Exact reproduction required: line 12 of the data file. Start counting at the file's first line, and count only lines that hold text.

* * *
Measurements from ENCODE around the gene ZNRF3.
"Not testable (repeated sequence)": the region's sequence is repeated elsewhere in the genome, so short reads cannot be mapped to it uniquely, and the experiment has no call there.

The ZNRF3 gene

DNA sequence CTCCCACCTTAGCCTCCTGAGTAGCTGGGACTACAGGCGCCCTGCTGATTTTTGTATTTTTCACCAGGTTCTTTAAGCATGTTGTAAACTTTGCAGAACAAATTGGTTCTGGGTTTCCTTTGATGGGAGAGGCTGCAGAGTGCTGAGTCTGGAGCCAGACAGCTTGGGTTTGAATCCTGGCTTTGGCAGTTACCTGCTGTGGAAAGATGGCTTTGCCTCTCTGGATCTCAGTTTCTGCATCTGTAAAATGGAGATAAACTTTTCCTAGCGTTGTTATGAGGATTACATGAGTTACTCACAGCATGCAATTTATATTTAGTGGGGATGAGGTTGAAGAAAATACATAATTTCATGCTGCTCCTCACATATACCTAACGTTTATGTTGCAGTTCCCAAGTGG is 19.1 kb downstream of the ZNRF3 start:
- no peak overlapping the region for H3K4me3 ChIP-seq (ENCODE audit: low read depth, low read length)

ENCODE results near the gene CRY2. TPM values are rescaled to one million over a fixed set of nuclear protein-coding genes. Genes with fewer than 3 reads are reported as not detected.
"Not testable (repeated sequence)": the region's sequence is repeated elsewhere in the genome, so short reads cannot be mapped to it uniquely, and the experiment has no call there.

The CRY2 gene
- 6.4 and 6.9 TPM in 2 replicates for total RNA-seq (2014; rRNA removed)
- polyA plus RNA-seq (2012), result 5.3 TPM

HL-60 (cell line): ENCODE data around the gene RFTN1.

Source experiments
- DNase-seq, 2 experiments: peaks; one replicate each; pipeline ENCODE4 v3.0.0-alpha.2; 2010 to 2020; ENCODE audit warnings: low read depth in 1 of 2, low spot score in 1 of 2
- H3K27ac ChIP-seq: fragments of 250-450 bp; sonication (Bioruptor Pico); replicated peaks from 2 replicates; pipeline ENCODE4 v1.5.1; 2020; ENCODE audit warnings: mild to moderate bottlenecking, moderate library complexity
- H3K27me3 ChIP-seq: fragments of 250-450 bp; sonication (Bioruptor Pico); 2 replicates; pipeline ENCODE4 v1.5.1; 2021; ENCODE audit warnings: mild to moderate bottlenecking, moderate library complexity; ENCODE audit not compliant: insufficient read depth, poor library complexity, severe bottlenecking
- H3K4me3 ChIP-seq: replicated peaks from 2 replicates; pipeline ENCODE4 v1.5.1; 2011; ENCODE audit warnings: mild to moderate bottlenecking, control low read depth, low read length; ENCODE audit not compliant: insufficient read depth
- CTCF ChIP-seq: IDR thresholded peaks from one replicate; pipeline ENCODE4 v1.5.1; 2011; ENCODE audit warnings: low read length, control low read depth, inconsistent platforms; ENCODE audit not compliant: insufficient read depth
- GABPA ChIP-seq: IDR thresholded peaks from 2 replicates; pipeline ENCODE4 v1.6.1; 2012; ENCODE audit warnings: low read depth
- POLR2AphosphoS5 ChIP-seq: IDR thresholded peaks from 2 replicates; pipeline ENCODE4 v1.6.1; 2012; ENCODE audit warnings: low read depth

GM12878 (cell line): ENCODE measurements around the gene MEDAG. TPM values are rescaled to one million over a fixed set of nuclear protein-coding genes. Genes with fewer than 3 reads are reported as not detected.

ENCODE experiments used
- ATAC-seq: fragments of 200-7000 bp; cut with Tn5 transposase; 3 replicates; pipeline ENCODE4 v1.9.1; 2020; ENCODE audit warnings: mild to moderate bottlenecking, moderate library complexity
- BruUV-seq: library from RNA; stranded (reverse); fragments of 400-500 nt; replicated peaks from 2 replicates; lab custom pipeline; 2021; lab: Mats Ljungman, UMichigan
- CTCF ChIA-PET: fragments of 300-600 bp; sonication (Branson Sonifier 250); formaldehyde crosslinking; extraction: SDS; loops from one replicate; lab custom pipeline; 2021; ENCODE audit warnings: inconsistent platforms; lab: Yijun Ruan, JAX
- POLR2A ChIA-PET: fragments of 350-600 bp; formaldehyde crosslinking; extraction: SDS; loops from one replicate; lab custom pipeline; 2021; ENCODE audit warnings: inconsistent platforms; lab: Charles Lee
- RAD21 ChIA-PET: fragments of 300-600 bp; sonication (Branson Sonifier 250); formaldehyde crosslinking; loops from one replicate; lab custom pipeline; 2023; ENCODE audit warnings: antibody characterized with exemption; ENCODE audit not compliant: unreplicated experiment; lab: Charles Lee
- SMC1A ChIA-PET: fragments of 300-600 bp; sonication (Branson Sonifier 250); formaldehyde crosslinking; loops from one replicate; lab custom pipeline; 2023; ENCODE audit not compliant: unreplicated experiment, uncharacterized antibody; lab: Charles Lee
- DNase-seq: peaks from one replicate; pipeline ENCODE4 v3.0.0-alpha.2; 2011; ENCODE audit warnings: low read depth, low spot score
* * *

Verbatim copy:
Source experiments